-- Louis Menand

"The darkest places in hell are reserved for those who maintain their neutrality in times of moral crisis."
-- Dante Alighieri

"He too serves a certain purpose who only stands and cheers."
-- Henry B. Adams

"The law, in its majestic equality, forbids the rich as well as the poor to beg in the streets, steal bread, or sleep under a bridge."
-- Anatole France

"When bad men combine, the good must associate; else they will fall one by one, an unpitied sacrifice in a contemptible struggle."
-- Edmund Burke

"Education does not mean that we have become certified experts in business or mining or botany or journalism or epistemology; it means that through the absorption of the moral, intellectual, and esthetic inheritance of the race we have come to understand and control ourselves as well as the external world; that we have chosen the best as our associates both in spirit and the flesh; that we have learned to add courtesy to culture, wisdom to knowledge, and forgiveness to understanding."
-- Will Durant

"Glimpses do ye seem to see of that mortally intolerable truth; that all deep, earnest thinking is but the intrepid effort of the soul to keep the open independence of her sea; while the wildest winds of heaven and earth conspire to cast her on the treacherous, slavish shore?"
-- Herman Melville

"The most important political office is that of the private citizen."
-- Louis D. Brandeis

"If we desire respect for the law, we must first make the law respectable."
-- Louis D. Brandeis

"We can have democracy in this country, or we can have great wealth concentrated in the hands of a few, but we can't have both."
-- Louis D. Brandeis

"It is an error to suppose that books have no influence; it is a slow influence, like flowing water carving out a canyon, but it tells more and more with every year; and no one can pass an hour a day in the society of sages and heroes without being lifted up a notch or two by the company he has kept."
-- Will Durant

"When you write, you’re trying to transpose what you’re thinking into something that is less like an annoying drone and more like a piece of music."
-- Louis Menand

"Sex is a continuum."
-- Gore Vidal

"I contemplate with sovereign reverence that act of the whole American people which declared that their legislature should make no law respecting an establishment of religion, or prohibit the free exercise thereof, thus building a wall of separation between church and state."
-- Thomas Jefferson, letter to the Baptists of Danbury, Connecticut, 1802.

"The sum of our religion is peace and unanimity, but these can scarcely stand unless we define as little as possible, and in many things leave one free to follow his own judgment, because there is great obscurity in many matters, and man suffers from this almost congenital disease that he will not give in when once a controversy is started, and after he is heated he regards as absolutely true that which he began to sponsor quite casually...."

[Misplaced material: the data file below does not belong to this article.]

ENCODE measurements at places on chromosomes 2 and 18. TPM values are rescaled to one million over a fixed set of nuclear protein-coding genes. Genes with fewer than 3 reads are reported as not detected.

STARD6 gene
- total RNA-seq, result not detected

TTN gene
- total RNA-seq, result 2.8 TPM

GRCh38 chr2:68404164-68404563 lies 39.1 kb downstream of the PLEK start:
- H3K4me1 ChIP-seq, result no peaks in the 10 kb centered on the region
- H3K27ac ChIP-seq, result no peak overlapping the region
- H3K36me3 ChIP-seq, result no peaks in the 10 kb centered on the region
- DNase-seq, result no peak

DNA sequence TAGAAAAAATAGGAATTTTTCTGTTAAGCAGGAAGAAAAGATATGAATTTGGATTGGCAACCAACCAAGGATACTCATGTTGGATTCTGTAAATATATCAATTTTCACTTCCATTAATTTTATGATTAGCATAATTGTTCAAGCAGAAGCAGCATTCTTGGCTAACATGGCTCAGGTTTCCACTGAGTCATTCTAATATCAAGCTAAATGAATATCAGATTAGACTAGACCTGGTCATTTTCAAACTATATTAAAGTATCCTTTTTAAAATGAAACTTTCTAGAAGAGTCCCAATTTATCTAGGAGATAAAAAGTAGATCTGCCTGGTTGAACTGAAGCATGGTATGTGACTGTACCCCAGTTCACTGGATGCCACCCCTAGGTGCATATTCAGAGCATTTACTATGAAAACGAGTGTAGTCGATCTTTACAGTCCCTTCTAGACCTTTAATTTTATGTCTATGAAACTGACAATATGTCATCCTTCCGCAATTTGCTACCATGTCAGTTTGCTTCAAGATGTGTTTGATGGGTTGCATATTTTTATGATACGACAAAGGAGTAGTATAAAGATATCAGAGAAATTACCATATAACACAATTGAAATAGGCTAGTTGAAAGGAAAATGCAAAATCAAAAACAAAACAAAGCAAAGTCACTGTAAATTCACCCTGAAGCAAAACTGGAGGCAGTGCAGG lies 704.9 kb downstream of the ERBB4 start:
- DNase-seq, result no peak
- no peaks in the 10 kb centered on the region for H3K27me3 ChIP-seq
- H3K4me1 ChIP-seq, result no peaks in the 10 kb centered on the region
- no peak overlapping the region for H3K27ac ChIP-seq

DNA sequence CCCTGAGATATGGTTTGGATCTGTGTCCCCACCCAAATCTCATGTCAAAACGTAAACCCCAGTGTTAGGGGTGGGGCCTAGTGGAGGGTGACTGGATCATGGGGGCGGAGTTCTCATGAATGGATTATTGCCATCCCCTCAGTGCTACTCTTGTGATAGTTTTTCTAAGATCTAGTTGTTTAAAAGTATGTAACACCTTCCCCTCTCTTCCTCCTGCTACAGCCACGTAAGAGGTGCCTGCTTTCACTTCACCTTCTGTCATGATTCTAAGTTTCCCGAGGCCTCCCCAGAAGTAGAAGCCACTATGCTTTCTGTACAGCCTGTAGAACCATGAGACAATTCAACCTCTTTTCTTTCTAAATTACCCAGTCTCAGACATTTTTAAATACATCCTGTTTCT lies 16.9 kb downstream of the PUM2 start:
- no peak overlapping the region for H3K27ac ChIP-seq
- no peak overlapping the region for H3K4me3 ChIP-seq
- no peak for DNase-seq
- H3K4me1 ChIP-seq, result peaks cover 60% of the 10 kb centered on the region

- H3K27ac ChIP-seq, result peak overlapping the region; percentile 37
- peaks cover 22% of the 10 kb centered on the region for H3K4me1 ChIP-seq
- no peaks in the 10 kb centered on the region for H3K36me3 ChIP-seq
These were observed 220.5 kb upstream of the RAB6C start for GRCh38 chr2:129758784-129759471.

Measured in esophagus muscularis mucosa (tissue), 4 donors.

-- Desiderius Erasmus

"Are we to have a censor whose imprimatur shall say what books may be sold, and what we may buy? And who is thus to dogmatize religious opinions for our citizens? Whose foot is to be the measure to which ours are all to be cut or stretched? Is a priest to be our inquisitor, or shall a layman, simple as ourselves, set up his reason as the rule of what we are to read, and what we must disbelieve?"
-- Thomas Jefferson, in a letter to N. G. Dufief, Philadelphia bookseller, 1814

"We are told that it is only people's objective actions that matter, and their subjective feelings are of no importance. Thus pacifists, by obstructing the war effort, are 'objectively' aiding the Nazis; and therefore the fact that they may be personally hostile to Fascism is irrelevant. I have been guilty of saying this myself more than once. The same argument is applied to Trotskyism. Trotskyists are often credited, at any rate by Communists, with being active and conscious agents of Hitler; but when you point out the many and obvious reasons why this is unlikely to be true, the 'objectively' line of talk is brought forward again. To criticize the Soviet Union helps Hitler: therefore 'Trotskyism is Fascism'. And when this has been established, the accusation of conscious treachery is usually repeated. This is not only dishonest; it also carries a severe penalty with it. If you disregard people's motives, it becomes much harder to foresee their actions."
-- George Orwell, "As I Please," Tribune, 8 December 1944

"Wouldn't this be a great world if insecurity and desperation made us more attractive? If 'needy' were a turn-on?"
-- "Aaron Altman," Broadcast News

"The great thing about human language is that it prevents us from sticking to the matter at hand."
-- Lewis Thomas

"To be ignorant of what happened before you were born is to be ever a child. For what is man's lifetime unless the memory of past events is woven with those of earlier times?"
-- Cicero

"Hypocrisy is the homage vice pays to virtue." -- François, duc de La Rochefoucauld

"Knowledge is of two kinds. We know a subject ourselves, or we know where we can find information upon it." -- Samuel Johnson, Life Of Johnson